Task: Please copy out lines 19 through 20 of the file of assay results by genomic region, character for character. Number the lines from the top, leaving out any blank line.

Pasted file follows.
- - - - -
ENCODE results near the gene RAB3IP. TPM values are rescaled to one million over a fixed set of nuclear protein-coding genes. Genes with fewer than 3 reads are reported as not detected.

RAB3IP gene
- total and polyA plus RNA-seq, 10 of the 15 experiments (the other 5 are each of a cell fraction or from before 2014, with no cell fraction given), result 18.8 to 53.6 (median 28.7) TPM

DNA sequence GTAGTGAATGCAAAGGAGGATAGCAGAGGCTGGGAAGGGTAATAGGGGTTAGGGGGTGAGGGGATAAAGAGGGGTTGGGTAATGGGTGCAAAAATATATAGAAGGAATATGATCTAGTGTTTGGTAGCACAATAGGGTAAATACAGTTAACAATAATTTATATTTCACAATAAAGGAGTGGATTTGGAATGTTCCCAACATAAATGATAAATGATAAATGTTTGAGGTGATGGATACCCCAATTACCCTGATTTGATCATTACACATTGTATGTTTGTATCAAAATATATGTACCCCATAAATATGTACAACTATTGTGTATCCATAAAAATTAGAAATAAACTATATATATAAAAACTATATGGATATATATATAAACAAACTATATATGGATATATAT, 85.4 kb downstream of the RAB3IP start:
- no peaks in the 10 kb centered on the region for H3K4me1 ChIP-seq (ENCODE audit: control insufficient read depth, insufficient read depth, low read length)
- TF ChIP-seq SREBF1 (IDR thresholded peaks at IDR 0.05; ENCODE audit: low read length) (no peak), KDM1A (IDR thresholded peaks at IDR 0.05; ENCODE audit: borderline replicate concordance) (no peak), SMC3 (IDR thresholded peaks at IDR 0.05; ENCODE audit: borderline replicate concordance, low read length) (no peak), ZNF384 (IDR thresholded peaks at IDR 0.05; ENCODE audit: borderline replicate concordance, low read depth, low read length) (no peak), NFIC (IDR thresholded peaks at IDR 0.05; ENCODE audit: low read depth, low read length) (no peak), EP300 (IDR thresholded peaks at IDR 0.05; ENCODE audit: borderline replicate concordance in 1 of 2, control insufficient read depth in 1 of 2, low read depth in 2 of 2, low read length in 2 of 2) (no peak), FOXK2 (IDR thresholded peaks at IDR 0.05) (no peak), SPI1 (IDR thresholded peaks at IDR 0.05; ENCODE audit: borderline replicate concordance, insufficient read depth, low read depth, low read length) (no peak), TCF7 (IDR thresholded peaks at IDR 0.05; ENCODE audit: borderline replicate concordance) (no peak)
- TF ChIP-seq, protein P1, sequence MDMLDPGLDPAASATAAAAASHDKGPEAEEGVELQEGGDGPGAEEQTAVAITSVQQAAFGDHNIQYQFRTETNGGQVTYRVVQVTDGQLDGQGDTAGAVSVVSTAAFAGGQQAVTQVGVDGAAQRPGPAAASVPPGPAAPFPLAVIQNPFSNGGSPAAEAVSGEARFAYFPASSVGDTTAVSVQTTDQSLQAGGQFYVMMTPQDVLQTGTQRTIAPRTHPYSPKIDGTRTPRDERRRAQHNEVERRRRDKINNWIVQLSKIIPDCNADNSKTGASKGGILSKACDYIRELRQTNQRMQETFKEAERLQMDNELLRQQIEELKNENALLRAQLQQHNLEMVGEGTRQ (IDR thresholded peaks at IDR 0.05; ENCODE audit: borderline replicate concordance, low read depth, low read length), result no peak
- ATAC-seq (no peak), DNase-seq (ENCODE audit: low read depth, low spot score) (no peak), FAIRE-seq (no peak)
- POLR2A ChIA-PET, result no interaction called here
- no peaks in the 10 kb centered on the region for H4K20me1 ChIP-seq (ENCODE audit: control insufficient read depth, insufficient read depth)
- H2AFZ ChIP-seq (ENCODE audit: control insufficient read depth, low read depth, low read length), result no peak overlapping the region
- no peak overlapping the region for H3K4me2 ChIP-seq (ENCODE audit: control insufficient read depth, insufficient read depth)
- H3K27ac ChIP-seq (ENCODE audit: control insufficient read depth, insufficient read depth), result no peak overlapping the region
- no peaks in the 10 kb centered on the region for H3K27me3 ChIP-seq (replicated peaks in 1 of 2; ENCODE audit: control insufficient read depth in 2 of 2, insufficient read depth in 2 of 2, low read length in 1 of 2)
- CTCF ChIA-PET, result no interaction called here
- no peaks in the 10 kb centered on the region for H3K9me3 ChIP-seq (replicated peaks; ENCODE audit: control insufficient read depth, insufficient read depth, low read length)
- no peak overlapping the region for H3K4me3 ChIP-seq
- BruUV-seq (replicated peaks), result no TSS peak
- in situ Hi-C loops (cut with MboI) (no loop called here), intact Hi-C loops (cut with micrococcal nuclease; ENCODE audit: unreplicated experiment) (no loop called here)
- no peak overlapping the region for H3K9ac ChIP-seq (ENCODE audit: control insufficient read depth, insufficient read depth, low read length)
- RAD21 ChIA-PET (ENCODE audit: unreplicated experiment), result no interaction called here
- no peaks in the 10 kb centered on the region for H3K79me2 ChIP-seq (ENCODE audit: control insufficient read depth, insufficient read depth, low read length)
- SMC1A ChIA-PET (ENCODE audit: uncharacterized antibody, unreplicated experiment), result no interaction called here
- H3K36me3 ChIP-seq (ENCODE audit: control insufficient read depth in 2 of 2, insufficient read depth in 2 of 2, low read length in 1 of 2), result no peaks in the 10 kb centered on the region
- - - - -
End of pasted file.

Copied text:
- in situ Hi-C loops (cut with MboI) (no loop called here), intact Hi-C loops (cut with micrococcal nuclease; ENCODE audit: unreplicated experiment) (no loop called here)
- no peak overlapping the region for H3K9ac ChIP-seq (ENCODE audit: control insufficient read depth, insufficient read depth, low read length)